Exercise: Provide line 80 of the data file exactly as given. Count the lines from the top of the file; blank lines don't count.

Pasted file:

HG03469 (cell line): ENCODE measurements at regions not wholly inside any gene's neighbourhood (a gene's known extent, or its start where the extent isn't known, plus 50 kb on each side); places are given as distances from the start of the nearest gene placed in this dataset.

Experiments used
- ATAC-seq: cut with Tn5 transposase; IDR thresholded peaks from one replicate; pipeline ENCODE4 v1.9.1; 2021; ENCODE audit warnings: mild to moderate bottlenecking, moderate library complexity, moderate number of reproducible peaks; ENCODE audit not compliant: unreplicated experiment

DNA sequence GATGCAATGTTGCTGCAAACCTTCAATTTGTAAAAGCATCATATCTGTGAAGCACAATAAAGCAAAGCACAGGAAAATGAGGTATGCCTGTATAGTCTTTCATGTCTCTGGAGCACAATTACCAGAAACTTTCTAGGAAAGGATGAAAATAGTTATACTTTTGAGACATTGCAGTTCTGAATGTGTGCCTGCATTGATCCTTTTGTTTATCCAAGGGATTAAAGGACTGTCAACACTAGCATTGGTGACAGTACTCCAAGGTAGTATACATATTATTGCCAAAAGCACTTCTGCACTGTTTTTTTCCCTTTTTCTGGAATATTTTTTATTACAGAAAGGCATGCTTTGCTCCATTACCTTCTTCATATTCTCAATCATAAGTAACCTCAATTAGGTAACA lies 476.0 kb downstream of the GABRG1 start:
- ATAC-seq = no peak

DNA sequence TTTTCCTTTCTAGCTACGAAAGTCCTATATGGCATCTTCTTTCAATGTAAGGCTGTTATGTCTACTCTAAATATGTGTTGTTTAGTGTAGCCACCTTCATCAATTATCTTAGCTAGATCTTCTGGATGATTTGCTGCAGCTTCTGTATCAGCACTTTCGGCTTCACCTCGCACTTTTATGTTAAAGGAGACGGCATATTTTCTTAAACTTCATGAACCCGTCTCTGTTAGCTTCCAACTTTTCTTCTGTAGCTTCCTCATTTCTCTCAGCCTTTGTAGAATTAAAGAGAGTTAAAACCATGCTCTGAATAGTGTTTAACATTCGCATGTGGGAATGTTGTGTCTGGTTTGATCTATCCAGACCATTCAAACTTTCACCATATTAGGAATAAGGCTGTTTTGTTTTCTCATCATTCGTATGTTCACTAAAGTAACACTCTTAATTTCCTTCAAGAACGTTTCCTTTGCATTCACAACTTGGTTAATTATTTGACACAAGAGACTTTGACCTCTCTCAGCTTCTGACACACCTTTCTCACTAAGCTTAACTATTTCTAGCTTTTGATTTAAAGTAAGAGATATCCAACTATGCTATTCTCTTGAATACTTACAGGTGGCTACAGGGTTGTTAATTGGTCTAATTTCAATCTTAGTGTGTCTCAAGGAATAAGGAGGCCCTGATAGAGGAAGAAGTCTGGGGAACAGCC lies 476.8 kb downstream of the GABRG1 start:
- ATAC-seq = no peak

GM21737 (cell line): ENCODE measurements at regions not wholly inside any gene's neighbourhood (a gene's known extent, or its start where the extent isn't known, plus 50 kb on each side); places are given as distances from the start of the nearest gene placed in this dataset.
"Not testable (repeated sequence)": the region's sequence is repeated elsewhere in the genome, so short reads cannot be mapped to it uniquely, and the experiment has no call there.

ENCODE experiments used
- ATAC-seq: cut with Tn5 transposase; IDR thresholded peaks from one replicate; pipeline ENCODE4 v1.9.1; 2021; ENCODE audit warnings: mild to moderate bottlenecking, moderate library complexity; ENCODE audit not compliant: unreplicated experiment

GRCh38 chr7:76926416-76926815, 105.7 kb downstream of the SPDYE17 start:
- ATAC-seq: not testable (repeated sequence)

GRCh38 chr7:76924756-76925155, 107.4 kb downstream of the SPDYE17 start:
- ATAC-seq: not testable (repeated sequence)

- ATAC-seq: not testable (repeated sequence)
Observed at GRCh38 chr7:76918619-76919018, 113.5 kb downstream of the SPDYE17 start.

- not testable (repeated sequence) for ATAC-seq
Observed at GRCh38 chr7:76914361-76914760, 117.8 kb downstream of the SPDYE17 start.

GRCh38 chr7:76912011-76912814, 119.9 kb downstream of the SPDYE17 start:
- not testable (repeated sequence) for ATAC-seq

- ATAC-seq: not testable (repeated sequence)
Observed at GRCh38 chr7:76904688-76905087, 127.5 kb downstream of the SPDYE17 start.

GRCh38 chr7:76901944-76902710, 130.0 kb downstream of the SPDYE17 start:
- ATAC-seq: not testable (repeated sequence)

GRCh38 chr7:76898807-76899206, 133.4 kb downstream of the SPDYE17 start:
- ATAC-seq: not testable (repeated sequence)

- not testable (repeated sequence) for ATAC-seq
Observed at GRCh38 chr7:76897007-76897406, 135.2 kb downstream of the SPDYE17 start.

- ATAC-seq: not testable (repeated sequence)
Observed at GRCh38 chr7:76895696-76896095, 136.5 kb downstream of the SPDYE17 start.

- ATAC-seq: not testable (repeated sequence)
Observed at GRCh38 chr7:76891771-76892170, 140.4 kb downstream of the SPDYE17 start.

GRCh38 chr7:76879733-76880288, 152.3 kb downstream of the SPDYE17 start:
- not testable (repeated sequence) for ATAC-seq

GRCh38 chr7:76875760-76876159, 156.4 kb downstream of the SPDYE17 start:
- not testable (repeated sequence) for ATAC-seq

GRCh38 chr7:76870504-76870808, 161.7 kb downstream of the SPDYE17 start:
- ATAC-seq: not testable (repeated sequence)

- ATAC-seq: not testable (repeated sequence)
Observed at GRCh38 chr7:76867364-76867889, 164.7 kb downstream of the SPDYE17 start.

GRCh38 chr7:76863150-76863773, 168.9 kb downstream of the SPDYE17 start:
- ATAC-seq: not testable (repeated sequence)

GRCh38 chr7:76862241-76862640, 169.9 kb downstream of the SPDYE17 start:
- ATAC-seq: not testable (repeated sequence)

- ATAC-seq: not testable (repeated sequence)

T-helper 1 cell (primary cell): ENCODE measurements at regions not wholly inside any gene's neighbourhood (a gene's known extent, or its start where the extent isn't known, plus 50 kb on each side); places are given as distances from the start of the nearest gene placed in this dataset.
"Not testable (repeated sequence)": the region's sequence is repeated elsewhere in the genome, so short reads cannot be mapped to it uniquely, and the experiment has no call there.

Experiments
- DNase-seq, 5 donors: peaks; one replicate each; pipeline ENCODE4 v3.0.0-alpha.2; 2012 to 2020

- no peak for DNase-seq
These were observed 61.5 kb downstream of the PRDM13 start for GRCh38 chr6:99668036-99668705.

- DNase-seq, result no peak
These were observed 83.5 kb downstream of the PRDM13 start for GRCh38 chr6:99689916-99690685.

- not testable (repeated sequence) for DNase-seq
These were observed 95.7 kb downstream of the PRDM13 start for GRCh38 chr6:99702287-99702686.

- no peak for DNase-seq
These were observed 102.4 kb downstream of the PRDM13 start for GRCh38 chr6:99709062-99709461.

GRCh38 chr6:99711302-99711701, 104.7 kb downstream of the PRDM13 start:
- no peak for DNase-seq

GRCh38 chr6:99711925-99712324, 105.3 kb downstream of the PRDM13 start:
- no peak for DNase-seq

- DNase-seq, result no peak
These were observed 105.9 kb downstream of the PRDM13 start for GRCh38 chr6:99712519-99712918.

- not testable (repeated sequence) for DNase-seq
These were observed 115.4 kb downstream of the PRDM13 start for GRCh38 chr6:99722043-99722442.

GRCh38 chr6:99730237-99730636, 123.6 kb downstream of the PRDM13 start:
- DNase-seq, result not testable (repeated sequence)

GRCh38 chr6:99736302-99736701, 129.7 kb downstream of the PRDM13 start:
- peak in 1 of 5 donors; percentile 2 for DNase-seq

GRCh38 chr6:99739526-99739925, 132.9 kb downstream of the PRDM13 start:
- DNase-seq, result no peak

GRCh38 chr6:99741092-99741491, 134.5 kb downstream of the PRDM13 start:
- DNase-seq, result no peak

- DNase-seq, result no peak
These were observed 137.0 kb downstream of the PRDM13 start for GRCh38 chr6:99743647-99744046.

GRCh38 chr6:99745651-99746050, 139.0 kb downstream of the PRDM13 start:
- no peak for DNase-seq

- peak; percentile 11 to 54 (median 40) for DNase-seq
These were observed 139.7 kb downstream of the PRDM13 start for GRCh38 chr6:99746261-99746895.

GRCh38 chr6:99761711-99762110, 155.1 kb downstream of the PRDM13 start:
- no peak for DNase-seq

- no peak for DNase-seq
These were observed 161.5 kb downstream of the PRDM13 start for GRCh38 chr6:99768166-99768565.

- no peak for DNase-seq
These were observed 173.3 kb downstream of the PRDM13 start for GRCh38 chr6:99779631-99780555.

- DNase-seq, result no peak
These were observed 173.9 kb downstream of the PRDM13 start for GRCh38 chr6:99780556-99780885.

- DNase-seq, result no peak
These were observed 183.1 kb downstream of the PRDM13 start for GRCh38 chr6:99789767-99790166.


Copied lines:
These were observed 139.7 kb downstream of the PRDM13 start for GRCh38 chr6:99746261-99746895.